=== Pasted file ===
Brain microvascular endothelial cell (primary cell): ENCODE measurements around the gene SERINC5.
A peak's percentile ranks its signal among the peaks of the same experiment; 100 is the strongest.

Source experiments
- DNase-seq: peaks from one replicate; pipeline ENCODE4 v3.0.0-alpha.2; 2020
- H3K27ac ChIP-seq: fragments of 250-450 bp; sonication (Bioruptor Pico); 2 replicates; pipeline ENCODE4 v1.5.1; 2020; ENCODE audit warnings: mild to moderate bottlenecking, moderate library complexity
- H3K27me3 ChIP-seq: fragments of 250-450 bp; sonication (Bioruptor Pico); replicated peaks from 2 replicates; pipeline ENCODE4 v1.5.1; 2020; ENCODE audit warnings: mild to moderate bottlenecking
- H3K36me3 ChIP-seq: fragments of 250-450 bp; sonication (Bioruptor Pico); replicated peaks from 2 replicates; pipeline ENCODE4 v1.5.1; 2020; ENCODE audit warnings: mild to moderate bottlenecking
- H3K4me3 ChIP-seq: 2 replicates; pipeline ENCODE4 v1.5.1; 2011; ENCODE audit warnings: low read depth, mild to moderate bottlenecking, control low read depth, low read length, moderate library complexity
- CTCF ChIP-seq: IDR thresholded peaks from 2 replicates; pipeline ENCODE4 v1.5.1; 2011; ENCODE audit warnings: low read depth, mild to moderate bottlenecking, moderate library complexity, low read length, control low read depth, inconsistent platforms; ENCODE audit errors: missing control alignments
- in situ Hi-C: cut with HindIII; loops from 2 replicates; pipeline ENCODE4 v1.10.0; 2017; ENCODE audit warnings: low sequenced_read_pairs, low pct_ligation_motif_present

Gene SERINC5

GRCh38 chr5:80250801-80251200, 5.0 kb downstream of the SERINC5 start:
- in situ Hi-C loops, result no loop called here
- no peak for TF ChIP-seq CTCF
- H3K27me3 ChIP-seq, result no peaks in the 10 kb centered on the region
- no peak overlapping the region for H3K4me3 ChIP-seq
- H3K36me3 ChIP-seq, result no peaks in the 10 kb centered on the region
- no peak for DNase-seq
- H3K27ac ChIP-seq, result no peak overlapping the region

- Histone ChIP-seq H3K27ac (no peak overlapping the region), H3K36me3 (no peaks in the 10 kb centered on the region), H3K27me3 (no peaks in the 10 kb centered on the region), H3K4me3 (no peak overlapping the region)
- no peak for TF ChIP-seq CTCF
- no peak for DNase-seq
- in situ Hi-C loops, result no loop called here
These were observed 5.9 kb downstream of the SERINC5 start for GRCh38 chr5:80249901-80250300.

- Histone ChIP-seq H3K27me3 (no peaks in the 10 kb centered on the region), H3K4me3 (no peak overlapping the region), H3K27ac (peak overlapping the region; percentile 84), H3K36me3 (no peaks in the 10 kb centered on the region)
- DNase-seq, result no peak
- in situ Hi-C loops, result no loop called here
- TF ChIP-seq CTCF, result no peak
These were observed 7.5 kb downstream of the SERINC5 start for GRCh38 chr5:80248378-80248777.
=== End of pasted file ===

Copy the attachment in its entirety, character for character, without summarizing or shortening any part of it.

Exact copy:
Brain microvascular endothelial cell (primary cell): ENCODE measurements around the gene SERINC5.
A peak's percentile ranks its signal among the peaks of the same experiment; 100 is the strongest.

Source experiments
- DNase-seq: peaks from one replicate; pipeline ENCODE4 v3.0.0-alpha.2; 2020
- H3K27ac ChIP-seq: fragments of 250-450 bp; sonication (Bioruptor Pico); 2 replicates; pipeline ENCODE4 v1.5.1; 2020; ENCODE audit warnings: mild to moderate bottlenecking, moderate library complexity
- H3K27me3 ChIP-seq: fragments of 250-450 bp; sonication (Bioruptor Pico); replicated peaks from 2 replicates; pipeline ENCODE4 v1.5.1; 2020; ENCODE audit warnings: mild to moderate bottlenecking
- H3K36me3 ChIP-seq: fragments of 250-450 bp; sonication (Bioruptor Pico); replicated peaks from 2 replicates; pipeline ENCODE4 v1.5.1; 2020; ENCODE audit warnings: mild to moderate bottlenecking
- H3K4me3 ChIP-seq: 2 replicates; pipeline ENCODE4 v1.5.1; 2011; ENCODE audit warnings: low read depth, mild to moderate bottlenecking, control low read depth, low read length, moderate library complexity
- CTCF ChIP-seq: IDR thresholded peaks from 2 replicates; pipeline ENCODE4 v1.5.1; 2011; ENCODE audit warnings: low read depth, mild to moderate bottlenecking, moderate library complexity, low read length, control low read depth, inconsistent platforms; ENCODE audit errors: missing control alignments
- in situ Hi-C: cut with HindIII; loops from 2 replicates; pipeline ENCODE4 v1.10.0; 2017; ENCODE audit warnings: low sequenced_read_pairs, low pct_ligation_motif_present

Gene SERINC5

GRCh38 chr5:80250801-80251200, 5.0 kb downstream of the SERINC5 start:
- in situ Hi-C loops, result no loop called here
- no peak for TF ChIP-seq CTCF
- H3K27me3 ChIP-seq, result no peaks in the 10 kb centered on the region
- no peak overlapping the region for H3K4me3 ChIP-seq
- H3K36me3 ChIP-seq, result no peaks in the 10 kb centered on the region
- no peak for DNase-seq
- H3K27ac ChIP-seq, result no peak overlapping the region

- Histone ChIP-seq H3K27ac (no peak overlapping the region), H3K36me3 (no peaks in the 10 kb centered on the region), H3K27me3 (no peaks in the 10 kb centered on the region), H3K4me3 (no peak overlapping the region)
- no peak for TF ChIP-seq CTCF
- no peak for DNase-seq
- in situ Hi-C loops, result no loop called here
These were observed 5.9 kb downstream of the SERINC5 start for GRCh38 chr5:80249901-80250300.

- Histone ChIP-seq H3K27me3 (no peaks in the 10 kb centered on the region), H3K4me3 (no peak overlapping the region), H3K27ac (peak overlapping the region; percentile 84), H3K36me3 (no peaks in the 10 kb centered on the region)
- DNase-seq, result no peak
- in situ Hi-C loops, result no loop called here
- TF ChIP-seq CTCF, result no peak
These were observed 7.5 kb downstream of the SERINC5 start for GRCh38 chr5:80248378-80248777.